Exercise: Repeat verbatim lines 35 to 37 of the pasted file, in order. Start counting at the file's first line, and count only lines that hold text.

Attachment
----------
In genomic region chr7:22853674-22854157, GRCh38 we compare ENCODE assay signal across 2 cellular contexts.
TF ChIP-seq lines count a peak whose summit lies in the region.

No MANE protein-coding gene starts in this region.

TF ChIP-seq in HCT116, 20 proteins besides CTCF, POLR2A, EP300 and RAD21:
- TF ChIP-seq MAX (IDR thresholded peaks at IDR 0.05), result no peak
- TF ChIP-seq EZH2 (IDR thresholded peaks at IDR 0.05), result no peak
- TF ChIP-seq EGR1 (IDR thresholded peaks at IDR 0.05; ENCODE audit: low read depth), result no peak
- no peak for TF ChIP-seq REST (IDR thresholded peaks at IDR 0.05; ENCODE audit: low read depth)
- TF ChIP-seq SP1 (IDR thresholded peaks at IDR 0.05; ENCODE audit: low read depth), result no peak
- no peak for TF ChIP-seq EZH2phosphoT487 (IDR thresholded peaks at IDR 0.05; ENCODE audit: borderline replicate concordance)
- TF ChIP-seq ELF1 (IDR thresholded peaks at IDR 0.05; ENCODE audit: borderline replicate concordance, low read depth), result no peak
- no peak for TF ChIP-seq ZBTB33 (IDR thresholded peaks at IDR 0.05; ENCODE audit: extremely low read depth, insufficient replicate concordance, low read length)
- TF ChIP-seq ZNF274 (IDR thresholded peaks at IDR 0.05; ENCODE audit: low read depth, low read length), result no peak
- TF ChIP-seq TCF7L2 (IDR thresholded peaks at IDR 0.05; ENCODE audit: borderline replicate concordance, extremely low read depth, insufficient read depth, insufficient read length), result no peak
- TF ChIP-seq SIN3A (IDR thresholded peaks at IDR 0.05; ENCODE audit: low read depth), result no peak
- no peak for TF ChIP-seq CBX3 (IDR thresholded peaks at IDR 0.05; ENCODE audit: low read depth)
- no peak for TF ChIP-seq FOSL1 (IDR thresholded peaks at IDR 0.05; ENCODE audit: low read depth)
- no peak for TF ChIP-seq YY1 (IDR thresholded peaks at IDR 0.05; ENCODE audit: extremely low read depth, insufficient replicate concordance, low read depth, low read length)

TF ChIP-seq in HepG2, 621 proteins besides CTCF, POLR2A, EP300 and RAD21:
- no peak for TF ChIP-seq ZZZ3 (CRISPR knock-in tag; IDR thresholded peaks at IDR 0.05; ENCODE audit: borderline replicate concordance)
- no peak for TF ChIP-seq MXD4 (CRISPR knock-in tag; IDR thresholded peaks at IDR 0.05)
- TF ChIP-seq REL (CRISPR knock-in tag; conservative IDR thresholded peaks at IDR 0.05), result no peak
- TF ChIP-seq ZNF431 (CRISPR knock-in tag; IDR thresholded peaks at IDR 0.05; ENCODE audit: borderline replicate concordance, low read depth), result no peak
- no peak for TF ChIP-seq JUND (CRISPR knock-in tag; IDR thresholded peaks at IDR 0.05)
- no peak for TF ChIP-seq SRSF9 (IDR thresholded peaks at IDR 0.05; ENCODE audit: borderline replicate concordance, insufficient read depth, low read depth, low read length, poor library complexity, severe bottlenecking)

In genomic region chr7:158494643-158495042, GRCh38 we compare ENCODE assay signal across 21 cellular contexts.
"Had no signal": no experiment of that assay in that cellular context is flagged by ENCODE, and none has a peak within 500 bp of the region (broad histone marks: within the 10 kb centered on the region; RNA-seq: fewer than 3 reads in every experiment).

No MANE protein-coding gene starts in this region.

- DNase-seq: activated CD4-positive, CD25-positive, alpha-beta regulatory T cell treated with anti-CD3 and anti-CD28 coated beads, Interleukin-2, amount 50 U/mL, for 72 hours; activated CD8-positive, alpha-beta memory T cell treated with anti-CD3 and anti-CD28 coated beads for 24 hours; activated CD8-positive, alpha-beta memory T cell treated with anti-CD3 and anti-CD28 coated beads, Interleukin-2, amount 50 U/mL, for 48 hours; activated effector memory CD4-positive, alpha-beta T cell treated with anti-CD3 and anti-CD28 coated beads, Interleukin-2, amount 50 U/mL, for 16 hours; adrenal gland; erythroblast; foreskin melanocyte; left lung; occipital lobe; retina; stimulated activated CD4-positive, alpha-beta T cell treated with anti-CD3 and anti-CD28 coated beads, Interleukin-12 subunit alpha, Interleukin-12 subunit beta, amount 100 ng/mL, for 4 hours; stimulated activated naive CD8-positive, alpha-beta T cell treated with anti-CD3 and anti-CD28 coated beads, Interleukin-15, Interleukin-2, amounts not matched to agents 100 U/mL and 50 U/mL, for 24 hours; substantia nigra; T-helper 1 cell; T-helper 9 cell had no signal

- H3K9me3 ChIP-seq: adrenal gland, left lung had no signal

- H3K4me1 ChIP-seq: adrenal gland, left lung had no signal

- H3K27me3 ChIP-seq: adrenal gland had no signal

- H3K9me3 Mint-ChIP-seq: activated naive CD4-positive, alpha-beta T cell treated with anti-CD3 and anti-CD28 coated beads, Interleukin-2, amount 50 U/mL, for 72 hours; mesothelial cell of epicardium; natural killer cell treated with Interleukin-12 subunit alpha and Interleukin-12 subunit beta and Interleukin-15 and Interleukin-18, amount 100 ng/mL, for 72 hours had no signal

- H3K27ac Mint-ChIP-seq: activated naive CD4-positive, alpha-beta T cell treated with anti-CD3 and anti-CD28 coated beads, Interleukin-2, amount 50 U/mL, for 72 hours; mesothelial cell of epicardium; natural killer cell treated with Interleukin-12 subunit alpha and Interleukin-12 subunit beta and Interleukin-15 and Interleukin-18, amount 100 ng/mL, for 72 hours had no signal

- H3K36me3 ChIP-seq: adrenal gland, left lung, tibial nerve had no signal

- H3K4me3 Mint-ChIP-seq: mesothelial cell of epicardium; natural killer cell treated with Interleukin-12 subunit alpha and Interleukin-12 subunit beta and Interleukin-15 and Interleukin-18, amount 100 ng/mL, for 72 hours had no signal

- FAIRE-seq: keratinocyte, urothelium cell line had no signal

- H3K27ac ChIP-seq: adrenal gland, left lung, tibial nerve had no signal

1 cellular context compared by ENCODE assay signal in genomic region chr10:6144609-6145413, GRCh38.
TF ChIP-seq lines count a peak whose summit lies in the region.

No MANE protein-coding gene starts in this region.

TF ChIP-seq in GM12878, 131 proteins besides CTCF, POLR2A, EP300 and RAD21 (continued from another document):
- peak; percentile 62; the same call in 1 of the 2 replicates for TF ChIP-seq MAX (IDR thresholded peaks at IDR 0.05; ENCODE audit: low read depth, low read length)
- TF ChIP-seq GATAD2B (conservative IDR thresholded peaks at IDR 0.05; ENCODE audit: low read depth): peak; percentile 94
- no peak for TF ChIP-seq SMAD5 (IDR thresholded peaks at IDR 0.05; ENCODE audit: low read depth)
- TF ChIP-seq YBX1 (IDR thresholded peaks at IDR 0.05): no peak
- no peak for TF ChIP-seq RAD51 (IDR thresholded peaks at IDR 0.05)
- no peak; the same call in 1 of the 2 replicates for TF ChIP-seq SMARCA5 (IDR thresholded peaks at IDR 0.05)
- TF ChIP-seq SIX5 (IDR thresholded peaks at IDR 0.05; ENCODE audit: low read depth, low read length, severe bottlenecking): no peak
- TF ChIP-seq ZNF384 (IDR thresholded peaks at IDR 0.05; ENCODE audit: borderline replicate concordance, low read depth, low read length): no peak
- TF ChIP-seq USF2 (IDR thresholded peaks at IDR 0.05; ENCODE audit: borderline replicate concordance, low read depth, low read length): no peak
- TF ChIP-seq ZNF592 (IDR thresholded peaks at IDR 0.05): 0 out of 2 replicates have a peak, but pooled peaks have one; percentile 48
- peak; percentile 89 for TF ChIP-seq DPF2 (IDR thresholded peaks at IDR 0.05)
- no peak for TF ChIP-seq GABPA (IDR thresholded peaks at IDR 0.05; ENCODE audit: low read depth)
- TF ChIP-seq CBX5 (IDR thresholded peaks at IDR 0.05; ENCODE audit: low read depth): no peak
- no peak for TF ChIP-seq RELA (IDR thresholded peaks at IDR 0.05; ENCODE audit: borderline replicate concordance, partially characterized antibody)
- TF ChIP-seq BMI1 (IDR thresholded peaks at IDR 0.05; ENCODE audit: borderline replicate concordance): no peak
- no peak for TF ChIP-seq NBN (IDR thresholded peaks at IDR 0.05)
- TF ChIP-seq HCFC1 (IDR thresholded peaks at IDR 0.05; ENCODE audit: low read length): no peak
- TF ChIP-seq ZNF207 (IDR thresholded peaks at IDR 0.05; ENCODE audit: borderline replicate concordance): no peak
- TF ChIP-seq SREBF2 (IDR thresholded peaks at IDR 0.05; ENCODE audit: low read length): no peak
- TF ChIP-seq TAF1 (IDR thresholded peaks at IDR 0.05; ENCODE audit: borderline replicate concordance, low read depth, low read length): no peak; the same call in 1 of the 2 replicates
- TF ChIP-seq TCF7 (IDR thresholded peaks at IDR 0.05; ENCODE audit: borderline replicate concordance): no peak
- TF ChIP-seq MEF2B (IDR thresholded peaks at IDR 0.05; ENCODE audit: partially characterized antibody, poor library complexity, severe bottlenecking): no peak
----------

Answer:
- H3K36me3 ChIP-seq: adrenal gland, left lung, tibial nerve had no signal

- H3K4me3 Mint-ChIP-seq: mesothelial cell of epicardium; natural killer cell treated with Interleukin-12 subunit alpha and Interleukin-12 subunit beta and Interleukin-15 and Interleukin-18, amount 100 ng/mL, for 72 hours had no signal

- FAIRE-seq: keratinocyte, urothelium cell line had no signal